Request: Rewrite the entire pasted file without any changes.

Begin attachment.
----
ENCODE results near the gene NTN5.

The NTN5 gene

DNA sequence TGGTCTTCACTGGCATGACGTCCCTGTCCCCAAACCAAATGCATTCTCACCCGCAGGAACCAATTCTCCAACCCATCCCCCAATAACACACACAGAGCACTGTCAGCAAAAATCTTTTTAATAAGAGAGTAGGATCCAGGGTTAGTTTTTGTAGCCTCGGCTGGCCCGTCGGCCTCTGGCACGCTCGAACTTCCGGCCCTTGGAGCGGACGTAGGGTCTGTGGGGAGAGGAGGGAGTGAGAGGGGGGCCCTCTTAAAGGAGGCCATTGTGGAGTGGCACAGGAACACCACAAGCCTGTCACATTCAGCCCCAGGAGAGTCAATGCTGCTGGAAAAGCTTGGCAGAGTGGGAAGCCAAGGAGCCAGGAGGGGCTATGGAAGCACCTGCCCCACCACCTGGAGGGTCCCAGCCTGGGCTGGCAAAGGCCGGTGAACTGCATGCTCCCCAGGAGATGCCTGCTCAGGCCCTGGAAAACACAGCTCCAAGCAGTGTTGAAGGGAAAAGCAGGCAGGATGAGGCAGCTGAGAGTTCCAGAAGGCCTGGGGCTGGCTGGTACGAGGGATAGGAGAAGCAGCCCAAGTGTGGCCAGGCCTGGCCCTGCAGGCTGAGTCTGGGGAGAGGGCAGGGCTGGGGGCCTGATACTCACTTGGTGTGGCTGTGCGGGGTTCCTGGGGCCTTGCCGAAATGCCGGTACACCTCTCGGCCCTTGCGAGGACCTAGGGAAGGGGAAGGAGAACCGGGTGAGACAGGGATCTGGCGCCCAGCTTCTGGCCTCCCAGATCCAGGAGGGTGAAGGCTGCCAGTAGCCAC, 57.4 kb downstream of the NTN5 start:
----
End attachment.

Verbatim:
ENCODE results near the gene NTN5.

The NTN5 gene

DNA sequence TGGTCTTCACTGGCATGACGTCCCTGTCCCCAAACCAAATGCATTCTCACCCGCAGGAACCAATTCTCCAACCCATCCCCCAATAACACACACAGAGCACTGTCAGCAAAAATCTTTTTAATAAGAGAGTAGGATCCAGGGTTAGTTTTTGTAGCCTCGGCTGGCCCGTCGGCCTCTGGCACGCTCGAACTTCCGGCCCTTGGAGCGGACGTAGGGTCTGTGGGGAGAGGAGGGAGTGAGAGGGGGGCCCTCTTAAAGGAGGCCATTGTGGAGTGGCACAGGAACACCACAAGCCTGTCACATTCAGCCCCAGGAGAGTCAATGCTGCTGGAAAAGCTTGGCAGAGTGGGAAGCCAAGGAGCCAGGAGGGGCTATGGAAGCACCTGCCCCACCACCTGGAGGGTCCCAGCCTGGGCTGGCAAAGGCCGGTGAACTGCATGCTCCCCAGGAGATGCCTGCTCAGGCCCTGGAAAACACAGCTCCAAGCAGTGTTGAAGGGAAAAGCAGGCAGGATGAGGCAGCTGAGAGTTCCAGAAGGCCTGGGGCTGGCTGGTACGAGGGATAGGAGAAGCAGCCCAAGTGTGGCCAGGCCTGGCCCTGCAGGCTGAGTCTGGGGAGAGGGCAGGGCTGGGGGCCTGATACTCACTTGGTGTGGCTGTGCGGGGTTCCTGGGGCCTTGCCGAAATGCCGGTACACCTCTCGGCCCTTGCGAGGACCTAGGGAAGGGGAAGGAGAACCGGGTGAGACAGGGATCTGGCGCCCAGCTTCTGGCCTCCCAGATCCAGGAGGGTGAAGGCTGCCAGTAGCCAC, 57.4 kb downstream of the NTN5 start: